Posted by Chris Alarie on Tue, 01/02/2018 - 09:13
Table of Contents
- B2B Risks
- B2B Exemptions, State-Level Regulations, and Consent Requirements
- Frequently Asked Questions
It is a common misconception that Business-to-Business (B2B) calls and texts do not need to comply with telemarketing regulations. This is not entirely true. B2B calls are exempt from some provisions of the Federal Trade Commission’s (FTC) Telemarketing Sales Rule (TSR). But the Federal Communications Commission (FCC) subjects B2B calls and texts to the same Telephone Consumer Protection Act (TCPA) restrictions as Business-to-Consumer (B2C) calls and texts. The use of any kind of automatic telephone dialing system (ATDS) to send marketing calls or texts to a wireless number, B2B or B2C, is illegal under the TCPA without prior express written consent.
Dual Purpose (Mixed Business & Personal Use) Lines
B2B marketers should check their data against state and federal consumer Do Not Call (DNC) lists to reduce the risk of calling or texting dual purpose phone lines.
Business Fax Lines
The TCPA prohibits the use of “any telephone facsimile machine, computer, or other device to send an unsolicited advertisement to a telephone facsimile machine,” which includes business fax lines.
If you use outsourced vendors to make B2B calls or texts on your behalf, you may be held vicariously liable for their potential violations of the TCPA.
B2B Exemptions, State-Level Regulations, and Consent Requirements
The FTC exempts all solicitation calls between a marketer and a business except marketing of nondurable office or cleaning supplies. This means most B2B are exempt from national DNC laws, but not every state exempts B2B calls under state law. Some jurisdictions require B2B marketers to register and place a bond before making calls.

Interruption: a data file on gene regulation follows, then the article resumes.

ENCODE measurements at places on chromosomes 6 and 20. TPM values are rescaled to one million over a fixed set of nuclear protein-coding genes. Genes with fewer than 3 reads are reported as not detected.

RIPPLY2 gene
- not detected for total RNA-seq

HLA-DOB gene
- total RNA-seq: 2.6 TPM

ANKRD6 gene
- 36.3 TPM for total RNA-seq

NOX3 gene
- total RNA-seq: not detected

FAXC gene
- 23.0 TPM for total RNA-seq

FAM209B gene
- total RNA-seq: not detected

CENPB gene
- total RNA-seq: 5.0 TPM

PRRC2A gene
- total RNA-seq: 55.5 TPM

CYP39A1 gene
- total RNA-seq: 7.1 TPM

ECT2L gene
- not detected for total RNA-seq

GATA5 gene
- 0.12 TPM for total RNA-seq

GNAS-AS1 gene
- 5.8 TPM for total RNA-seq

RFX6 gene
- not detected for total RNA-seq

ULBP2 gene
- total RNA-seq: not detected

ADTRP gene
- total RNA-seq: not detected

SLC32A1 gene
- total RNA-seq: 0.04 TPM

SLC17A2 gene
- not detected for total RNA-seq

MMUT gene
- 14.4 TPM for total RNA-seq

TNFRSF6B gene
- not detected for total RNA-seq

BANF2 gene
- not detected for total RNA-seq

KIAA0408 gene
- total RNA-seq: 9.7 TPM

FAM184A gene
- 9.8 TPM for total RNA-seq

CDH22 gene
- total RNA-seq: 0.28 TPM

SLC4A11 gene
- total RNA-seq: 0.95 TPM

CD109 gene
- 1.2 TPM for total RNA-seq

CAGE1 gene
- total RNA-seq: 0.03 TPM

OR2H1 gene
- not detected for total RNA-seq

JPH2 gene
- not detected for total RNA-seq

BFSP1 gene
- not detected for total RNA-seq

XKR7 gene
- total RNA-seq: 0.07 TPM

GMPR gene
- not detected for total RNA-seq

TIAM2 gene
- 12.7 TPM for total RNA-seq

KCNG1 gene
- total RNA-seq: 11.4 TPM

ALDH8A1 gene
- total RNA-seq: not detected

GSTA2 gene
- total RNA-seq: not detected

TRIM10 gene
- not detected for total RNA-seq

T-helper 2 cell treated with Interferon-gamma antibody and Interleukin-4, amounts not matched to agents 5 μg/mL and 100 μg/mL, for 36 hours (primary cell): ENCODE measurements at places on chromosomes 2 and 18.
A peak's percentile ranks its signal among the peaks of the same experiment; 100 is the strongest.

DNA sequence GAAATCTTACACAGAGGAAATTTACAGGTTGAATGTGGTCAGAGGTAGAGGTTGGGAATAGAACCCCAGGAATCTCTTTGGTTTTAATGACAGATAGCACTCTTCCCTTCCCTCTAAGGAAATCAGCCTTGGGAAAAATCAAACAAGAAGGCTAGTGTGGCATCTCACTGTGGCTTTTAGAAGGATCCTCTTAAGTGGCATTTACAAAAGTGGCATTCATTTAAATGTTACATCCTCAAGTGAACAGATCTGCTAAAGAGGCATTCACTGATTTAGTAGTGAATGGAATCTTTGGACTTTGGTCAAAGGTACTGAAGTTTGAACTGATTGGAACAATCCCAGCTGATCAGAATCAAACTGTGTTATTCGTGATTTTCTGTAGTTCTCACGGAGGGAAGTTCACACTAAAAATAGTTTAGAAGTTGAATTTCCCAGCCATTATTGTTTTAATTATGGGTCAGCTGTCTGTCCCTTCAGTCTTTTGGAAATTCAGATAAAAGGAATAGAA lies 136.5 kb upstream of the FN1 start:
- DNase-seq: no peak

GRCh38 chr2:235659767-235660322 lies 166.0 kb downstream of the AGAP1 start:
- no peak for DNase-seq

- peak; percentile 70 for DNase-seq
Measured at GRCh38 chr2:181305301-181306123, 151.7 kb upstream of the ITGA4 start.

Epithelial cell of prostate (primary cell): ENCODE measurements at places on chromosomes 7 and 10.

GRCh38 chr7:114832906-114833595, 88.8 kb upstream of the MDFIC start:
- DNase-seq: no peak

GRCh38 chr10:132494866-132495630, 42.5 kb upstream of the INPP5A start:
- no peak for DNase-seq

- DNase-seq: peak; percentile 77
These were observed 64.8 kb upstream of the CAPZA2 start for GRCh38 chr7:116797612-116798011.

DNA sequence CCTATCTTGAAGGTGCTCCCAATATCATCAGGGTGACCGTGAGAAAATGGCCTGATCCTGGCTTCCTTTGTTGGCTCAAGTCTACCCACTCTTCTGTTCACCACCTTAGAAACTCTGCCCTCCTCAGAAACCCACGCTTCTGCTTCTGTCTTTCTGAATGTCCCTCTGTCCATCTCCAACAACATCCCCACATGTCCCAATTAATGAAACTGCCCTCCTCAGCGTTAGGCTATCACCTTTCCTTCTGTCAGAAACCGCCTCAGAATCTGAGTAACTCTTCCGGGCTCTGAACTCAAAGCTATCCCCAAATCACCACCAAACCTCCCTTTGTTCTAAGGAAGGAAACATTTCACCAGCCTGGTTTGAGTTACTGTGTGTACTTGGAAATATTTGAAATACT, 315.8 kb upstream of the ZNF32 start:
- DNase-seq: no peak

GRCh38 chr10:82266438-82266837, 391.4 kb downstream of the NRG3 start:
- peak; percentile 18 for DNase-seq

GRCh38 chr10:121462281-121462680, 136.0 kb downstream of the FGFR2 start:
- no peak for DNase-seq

- In 2019, Mississippi and Pennsylvania passed new telemarketing laws containing provisions allowing businesses to register for the states’ DNC lists.
- Colorado’s State Supreme Court has ruled that home-based business are eligible to register for the state’s DNC list.
Marketers can call/text using an ATDS provided they have proper consent. For marketing purposes, you must have express written consent. The written consent may be an e-signature or button press, but it must include the following disclosures:
- You must disclose that the calls or texts will be sent for marketing purposes.
- You must disclose that the calls or texts will be or may be sent using an automatic telephone dialing system.
- You must indicate that consent to receive the calls or texts is not a condition of any purchase.
- You must identify which brand will call and which number will be called.
Frequently Asked Questions
Are B2B calls exempt from the TCPA?
No. B2B calls are subject to all of the same TCPA regulations as B2C calls.
Are B2B calls exempt from the DNC list?
At the federal level, yes, B2B calls are exempt from the National DNC Registry (except for marketing calls related to nondurable office or cleaning supplies). But many states have DNC laws, some of which do not allow for B2B exemptions.
Why are dual purpose phone lines a source of risk?
Many people use the same mobile phone line for both business and personal purposes. A marketer may place a call to that number under the assumption that it is a B2B call only to find the call recipient claim that some B2C-related violations occurred. There is one infamous litigator who specializes in filing suit over calls to his dual purpose phone line.
Would a call to an individual employee at their place of work qualify for B2B exemptions?
No. Marketing calls that solicit consumers at their place of business rather than the “business entity” itself are not B2B solicitations and would be subject to all normal TCPA and DNC laws.